Which is why she’s entirely unprepared for the arrival of a man like Kale who is manipulative, duplicitous and dangerous — the kind of man your mother warned you about. A minor character like Miss Lillith or Liz Moore— practical, sensible women who were born raised in New Hardway’s slums — would see through Kale straight away. They wouldn’t be taken in by his charms, nor dazzled by his wealth and good looks. They’d be entirely useless to him. Thus, there’d be no plot.

That’s what makes Melora interesting to me though; her experiences with Kale shape her, change her; she’s forced to learn fast. There are no other characters like her in the book. If Melora wasn’t Melora, she’d likely end up like another naive minor character of mine, Alice Dragan, whom Kale thoroughly chews up and spits out halfway through the book.

If a character like Roger Bellamy became the protagonist (LOL) I imagine he’d join forces with Kale for a little while for his own personal gain, then wind up horribly murdered once Kale was done with him. This is generally how it goes for most people who interact with Kale.

So that’s my answer to this question: not well. They’d end up either ignored, utterly ruined or dead.

25. Illustrations of three of your characters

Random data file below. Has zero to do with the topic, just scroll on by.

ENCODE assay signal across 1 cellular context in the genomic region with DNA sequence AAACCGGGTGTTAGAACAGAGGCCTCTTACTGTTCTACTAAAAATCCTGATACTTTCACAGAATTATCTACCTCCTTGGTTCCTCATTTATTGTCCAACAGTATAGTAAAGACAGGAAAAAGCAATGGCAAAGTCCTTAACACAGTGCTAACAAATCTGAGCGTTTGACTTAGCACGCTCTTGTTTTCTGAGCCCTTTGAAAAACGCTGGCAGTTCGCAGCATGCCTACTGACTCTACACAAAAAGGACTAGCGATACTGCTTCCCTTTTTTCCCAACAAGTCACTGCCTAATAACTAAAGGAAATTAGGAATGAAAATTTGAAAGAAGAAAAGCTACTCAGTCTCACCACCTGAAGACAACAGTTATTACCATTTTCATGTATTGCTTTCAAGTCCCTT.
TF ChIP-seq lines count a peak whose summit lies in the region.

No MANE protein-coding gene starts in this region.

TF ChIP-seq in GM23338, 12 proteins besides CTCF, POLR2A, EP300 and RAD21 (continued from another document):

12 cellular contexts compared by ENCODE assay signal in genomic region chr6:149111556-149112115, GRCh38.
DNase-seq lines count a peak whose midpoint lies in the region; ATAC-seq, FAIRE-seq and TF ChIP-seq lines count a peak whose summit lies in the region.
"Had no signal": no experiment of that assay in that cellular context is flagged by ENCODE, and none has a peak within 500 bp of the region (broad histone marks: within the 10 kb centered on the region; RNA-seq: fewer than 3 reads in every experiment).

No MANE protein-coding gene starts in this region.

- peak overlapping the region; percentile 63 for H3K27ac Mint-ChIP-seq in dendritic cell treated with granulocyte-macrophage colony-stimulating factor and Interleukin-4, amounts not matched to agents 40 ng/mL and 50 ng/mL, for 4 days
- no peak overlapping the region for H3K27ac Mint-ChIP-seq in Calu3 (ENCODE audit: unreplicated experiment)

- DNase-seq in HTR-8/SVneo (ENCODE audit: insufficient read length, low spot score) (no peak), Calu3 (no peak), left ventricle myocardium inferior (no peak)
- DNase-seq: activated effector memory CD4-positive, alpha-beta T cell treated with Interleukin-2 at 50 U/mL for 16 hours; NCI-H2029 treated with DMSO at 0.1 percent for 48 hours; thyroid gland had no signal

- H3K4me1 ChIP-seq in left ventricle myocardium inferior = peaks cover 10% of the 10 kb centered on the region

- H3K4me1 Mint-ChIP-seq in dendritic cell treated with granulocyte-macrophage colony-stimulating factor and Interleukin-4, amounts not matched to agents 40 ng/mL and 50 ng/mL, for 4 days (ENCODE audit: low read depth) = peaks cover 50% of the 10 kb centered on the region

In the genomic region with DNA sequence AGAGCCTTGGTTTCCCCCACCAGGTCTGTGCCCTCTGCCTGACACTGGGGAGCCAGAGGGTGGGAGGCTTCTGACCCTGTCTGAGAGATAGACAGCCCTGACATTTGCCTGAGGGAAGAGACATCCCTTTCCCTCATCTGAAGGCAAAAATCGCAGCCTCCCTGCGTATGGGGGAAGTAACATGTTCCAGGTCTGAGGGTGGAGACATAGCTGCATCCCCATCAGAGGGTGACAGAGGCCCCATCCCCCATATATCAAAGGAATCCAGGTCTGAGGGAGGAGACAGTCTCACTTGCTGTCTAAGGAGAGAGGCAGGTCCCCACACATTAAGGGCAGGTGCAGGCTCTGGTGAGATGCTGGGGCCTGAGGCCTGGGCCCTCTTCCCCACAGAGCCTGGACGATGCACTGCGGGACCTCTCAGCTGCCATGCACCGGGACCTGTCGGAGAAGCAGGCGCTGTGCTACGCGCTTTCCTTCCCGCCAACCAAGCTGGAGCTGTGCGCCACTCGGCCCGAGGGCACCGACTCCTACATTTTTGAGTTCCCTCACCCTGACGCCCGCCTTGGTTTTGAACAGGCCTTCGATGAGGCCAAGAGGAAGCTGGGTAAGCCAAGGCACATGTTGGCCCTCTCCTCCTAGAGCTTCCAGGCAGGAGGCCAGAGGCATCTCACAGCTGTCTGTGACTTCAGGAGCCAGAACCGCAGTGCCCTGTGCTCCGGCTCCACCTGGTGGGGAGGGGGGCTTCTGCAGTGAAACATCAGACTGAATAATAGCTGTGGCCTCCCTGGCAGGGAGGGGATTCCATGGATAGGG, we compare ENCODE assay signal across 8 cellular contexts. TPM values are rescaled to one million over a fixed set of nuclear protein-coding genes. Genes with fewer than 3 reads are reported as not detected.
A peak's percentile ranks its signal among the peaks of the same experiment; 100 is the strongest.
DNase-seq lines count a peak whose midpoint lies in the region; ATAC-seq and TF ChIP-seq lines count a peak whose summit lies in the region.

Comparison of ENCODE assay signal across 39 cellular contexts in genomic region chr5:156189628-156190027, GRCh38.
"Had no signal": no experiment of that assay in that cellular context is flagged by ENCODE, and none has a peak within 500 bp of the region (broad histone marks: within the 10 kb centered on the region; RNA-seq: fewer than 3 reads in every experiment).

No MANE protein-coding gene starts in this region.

I’ve peppered my posts throughout this challenge with illustrations of my characters, so today I thought I’d introduce you to three ~*~new~*~ illustrations never before seen! It’s my intention to add these to Meet The Characters once I have the full set. For the time being however, meet:


Renwick Jarvis

Crooked Town Magistrate, thief taker and all round skeeze.

Renwick Jarvis


Derrick Roper

Mayor to the Town of New Hardway and the person with whom Kale is staying when he arrives from Hilt.

Derrick Roper


Ada Lillith

Governess and glorified lady’s maid to Melora Winship. I’ve written a post about her before, which you can view by clicking here.

Miss Lillith


26. Your protagonist was born a different sex. Does your story change?

Pretty drastically, I’d say. The challenges Male!Melora would face would be completely different from those of the existing Female!Melora.

Female!Melora wishes to sail like her best friend John, but is forbidden from doing so because she’s a woman. Theoretically speaking, she could sail as a passenger, but it would be most unseemly for a young woman of her class to do so unchaperoned. Male!Melora wouldn’t have this problem. He might fall out with his father for choosing the lowly profession of sailing over shipbuilding, but there’d be nothing beyond his father’s disapproval to stop him from fulfilling his desires.